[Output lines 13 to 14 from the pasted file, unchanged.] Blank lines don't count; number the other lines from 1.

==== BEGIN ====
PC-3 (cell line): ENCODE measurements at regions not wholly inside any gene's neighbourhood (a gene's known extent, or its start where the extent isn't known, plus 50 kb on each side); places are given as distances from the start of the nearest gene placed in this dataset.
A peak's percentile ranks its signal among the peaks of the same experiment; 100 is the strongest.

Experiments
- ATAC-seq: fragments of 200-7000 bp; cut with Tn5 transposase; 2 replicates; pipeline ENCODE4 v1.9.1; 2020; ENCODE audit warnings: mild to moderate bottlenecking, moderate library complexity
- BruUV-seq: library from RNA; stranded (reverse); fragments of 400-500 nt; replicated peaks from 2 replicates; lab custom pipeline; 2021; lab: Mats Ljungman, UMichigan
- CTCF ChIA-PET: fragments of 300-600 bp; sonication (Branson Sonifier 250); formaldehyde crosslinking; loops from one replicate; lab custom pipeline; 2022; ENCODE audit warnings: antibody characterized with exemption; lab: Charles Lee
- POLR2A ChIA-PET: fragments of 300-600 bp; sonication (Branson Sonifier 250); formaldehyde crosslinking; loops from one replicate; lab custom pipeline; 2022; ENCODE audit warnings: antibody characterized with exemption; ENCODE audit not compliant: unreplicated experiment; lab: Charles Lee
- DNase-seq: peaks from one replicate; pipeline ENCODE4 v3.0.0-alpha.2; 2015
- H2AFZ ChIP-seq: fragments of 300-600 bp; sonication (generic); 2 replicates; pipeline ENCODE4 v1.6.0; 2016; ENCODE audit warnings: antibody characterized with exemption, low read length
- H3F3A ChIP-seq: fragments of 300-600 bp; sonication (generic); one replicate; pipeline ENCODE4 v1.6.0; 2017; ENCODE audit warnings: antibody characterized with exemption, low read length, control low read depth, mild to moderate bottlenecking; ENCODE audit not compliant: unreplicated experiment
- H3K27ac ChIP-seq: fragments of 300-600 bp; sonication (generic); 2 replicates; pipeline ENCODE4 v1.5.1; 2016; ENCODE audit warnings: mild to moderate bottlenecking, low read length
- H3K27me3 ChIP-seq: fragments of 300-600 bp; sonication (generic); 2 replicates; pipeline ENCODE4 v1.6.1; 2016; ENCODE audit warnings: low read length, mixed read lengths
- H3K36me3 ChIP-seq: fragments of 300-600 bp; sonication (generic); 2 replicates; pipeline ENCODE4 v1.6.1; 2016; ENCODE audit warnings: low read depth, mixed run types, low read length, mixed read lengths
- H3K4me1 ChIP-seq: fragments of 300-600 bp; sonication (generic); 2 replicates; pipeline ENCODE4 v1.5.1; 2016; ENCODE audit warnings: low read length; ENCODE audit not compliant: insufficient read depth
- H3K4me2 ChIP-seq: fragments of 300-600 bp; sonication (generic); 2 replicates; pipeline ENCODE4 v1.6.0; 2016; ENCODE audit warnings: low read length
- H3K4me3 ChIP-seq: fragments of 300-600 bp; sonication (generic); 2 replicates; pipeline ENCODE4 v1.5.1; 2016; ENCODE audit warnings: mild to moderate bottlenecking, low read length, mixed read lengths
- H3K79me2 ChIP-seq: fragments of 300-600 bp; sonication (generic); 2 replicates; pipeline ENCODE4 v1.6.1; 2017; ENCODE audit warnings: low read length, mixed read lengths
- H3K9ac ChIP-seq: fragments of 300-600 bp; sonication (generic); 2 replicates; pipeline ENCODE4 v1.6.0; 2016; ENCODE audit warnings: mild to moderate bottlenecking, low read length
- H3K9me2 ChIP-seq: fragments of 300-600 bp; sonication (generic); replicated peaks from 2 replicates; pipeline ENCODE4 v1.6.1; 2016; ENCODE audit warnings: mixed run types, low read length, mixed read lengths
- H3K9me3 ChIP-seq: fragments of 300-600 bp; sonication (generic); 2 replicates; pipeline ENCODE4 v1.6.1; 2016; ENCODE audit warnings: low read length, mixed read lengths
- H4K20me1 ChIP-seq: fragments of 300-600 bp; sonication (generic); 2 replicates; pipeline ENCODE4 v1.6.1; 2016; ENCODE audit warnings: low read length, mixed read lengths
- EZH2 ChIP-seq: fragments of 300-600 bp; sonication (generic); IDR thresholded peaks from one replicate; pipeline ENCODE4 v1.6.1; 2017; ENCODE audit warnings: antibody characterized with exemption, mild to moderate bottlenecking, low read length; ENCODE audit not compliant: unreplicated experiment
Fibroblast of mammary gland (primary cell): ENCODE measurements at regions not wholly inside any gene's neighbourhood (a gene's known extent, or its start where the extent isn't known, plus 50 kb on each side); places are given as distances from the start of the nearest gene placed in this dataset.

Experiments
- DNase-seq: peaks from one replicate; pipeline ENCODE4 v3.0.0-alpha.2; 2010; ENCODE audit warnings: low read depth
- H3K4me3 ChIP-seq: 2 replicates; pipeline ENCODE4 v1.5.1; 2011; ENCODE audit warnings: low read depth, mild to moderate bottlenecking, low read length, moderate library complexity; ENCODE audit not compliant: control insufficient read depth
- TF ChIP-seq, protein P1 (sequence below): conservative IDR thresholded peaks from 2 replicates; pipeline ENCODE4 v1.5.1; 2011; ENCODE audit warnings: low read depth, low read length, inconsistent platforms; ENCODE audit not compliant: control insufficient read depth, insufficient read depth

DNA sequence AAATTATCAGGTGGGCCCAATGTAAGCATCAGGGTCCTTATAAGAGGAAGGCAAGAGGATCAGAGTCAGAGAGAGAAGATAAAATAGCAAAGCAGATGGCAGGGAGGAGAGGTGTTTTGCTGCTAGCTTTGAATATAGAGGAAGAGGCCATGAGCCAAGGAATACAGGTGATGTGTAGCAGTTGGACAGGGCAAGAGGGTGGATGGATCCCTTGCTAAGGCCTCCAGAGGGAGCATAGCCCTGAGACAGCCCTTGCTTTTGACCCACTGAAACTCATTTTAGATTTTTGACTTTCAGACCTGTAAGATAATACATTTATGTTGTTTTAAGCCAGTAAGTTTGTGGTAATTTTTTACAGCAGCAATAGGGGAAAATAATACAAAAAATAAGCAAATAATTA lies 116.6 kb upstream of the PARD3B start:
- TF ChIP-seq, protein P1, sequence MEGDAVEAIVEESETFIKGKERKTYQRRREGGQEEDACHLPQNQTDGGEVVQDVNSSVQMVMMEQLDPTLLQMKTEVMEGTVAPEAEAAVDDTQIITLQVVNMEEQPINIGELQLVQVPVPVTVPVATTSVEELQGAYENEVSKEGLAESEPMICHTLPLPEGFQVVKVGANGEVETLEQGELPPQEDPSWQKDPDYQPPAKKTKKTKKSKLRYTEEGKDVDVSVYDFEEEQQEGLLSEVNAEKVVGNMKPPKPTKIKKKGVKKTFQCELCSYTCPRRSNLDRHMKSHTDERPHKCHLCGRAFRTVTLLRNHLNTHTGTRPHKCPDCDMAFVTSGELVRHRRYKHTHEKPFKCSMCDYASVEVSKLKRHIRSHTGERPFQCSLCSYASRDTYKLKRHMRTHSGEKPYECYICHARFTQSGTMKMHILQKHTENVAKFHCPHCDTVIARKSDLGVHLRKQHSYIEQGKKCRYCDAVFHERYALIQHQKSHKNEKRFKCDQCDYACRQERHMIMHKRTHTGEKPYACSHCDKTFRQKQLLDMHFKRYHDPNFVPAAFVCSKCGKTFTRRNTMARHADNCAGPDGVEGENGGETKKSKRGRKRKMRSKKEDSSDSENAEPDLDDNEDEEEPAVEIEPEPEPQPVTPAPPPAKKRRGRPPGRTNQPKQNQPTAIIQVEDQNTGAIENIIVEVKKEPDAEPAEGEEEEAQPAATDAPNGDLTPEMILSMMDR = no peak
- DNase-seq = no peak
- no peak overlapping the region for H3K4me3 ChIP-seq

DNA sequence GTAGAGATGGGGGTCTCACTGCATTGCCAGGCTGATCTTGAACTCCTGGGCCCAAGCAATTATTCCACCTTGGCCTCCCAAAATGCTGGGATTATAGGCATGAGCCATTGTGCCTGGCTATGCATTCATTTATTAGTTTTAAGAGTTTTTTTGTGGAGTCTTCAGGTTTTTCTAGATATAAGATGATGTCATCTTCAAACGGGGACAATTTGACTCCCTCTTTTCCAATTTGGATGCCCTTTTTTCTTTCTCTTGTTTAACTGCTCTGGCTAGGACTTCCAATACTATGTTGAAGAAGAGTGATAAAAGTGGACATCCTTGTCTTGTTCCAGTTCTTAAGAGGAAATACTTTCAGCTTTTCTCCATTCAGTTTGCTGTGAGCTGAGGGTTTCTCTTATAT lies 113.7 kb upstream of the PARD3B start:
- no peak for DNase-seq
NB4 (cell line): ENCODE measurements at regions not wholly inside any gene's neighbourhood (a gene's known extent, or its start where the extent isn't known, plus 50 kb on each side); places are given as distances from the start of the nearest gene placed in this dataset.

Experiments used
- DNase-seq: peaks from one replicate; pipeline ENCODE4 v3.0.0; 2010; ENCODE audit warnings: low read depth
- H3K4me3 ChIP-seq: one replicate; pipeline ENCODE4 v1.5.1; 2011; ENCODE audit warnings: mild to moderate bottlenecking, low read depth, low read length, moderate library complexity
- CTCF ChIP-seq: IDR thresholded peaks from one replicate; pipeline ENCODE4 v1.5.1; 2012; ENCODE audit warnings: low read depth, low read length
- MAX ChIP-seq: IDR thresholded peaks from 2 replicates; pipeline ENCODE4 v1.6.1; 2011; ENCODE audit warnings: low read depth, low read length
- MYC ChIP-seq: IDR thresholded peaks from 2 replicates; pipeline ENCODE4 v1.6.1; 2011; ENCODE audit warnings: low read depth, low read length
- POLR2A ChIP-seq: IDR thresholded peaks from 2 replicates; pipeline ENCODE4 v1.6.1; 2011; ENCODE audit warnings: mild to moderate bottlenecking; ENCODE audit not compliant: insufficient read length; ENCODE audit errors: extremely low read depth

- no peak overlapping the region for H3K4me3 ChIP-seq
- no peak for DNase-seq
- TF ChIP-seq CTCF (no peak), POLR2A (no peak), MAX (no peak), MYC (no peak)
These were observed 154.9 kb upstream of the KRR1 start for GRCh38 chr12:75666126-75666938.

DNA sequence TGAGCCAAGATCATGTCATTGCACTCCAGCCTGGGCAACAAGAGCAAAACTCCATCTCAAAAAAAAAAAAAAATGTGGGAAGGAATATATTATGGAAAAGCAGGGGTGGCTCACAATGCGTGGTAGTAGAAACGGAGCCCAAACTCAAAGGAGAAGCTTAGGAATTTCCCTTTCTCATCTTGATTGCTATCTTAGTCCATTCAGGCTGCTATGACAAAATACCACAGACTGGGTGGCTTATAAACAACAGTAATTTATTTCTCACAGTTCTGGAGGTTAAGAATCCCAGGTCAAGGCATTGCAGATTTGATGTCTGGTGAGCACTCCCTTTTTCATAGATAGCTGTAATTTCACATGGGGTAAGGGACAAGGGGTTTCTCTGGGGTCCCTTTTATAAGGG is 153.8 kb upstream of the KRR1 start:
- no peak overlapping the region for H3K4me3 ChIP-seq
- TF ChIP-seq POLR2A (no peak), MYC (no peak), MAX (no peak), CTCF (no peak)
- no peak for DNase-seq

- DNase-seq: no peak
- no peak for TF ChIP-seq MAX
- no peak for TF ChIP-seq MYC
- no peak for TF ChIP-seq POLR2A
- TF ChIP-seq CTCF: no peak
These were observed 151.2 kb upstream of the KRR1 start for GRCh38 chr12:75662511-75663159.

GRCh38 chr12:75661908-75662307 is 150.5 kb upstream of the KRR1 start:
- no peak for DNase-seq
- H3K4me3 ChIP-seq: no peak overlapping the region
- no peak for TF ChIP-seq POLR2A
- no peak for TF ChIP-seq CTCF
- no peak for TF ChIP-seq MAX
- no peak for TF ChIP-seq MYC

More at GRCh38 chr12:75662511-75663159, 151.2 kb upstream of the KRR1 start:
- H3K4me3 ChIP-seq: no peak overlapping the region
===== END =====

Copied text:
- H3K36me3 ChIP-seq: fragments of 300-600 bp; sonication (generic); 2 replicates; pipeline ENCODE4 v1.6.1; 2016; ENCODE audit warnings: low read depth, mixed run types, low read length, mixed read lengths
- H3K4me1 ChIP-seq: fragments of 300-600 bp; sonication (generic); 2 replicates; pipeline ENCODE4 v1.5.1; 2016; ENCODE audit warnings: low read length; ENCODE audit not compliant: insufficient read depth